More is better or is it?

It’s well known and documented as to the benefits of protein on health to muscle growth, but more recently protein has come into the limelight and is frequently added as a front of pack claim on many foods, making people assume that more must be better, but is it?

Protein Recommendations

The reference intake of protein to support healthy living is 0.8 g of protein per kilogram of body mass per day (g/kgBM/d), but for an exerciser, particularly someone looking to improve muscle mass, that could be increased up to 2 g/kgBM/d. So for an 80 kg individual that could be between 64 g and 160 g of protein per day, but there is little reference in the recommendations as to how that protein should be optimally split at each protein feed.

A study by Professor Tipton’s research group in 2014 looked at the dose response relationship to consuming whey protein both at rest and after exercise. Research in this area had already reported that 20g of protein was the optimal amount of protein to consume at any one time and a higher dose was just a waste of money and was either oxidised or excreted.

Optimal Amount of Protein

It’s no surprise therefore that Tipton’s study found a similar result by reporting that myofibrillar muscle protein synthesis (MPS) was increased by 49% when 20 g of whey protein was consumed after training. This was seen as the maximal MPS rate for the subject participants (~80 kg trained, young men). Despite the statistical conclusion, looking closer at the study data it was interesting to see a 14% increase in fractional synthesis rate (FSR) after consuming 40 g of protein versus 20 g.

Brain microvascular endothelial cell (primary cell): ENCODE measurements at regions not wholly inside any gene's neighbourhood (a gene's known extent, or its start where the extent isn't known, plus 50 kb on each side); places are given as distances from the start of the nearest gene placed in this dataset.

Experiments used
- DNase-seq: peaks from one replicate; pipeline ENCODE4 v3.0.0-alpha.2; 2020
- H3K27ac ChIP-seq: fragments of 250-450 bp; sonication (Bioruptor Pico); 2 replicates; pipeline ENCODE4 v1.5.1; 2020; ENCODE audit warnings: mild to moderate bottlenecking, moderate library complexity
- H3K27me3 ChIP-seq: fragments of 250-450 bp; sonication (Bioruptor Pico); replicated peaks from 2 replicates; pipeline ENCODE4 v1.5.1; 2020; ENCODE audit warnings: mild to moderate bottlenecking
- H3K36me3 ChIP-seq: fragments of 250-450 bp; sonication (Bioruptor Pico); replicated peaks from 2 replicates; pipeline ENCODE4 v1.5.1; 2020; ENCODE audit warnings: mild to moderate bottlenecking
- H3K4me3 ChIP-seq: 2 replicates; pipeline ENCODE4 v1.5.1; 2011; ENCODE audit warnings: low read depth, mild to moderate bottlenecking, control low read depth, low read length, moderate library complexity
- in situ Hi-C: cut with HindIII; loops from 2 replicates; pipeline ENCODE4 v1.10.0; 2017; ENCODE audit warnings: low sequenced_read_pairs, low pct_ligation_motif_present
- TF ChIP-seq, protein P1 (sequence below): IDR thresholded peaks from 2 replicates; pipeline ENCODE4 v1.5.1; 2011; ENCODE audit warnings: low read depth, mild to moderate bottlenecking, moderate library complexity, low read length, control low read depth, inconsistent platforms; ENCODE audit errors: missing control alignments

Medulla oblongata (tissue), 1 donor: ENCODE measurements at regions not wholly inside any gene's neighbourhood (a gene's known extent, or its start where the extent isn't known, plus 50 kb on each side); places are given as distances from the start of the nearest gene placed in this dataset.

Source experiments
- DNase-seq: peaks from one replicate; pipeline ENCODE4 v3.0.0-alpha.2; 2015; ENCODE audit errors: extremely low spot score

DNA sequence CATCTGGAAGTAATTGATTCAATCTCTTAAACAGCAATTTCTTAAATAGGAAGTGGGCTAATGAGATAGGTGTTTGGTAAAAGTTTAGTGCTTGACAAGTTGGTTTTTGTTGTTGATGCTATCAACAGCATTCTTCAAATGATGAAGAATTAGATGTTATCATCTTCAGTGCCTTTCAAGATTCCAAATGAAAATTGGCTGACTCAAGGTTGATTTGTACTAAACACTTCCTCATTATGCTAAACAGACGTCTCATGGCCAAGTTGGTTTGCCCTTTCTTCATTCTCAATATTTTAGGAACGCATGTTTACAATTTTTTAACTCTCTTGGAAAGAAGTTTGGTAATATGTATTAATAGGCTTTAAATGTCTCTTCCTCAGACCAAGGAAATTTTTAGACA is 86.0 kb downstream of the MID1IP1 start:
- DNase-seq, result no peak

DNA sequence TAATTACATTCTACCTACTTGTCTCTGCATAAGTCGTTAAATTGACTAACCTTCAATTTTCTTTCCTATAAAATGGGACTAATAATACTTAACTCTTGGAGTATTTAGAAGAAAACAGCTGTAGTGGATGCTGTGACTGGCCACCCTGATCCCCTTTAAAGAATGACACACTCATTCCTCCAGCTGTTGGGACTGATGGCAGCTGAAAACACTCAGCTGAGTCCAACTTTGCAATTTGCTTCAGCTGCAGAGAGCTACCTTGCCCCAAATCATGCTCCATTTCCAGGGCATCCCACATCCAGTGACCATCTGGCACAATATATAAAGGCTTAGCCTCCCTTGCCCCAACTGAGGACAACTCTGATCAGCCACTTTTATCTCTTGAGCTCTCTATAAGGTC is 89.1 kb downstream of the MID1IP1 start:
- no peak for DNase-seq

The noted increase in FSR has lead Tipton et al. to speculate that the optimal protein dose is dependent upon an individual’s muscle mass, suggesting therefore that the bigger you are the more you need. This study has just scratched the surface and more work in this area will undoubtedly follow but for now the scientific recommendation is that people should consume 20 g of protein to maximally stimulate MPS with the potential to increase FSR in larger individuals with a higher dose (40g).

So if we return back to the 80 kg individual example, this research tells us that their daily protein consumption should be split into 20 g dosages throughout the day. Ideally, taking absorption rates into account, whey protein feeds should be separated into approximately 2 hour slots. For the 0.8 g/kgBM/d example, that would be three evenly spaced feeds, whereas for the 2 g/kgBM/d example that would need 4 x 30g feeds and then a larger 40 g feed before bed.

What we believe

At Platform Nutrition we recommend that your protein intake should be tailored to you, depending on your lean body mass and your goal. Feeding should be split across the day and be mindful of the protein amount and the subsequent digestion rate - More isn’t better but it’s better than not enough!

Further Reading

Witard, O. C., Jackman, S. R., Breen, L., Smith, K., Selby, A., & Tipton, K. D. (2014). Myofibrillar muscle protein synthesis rates subsequent to a meal in response to increasing doses of whey protein at rest and after resistance exercise. The American journal of clinical nutrition, 99(1), 86-95.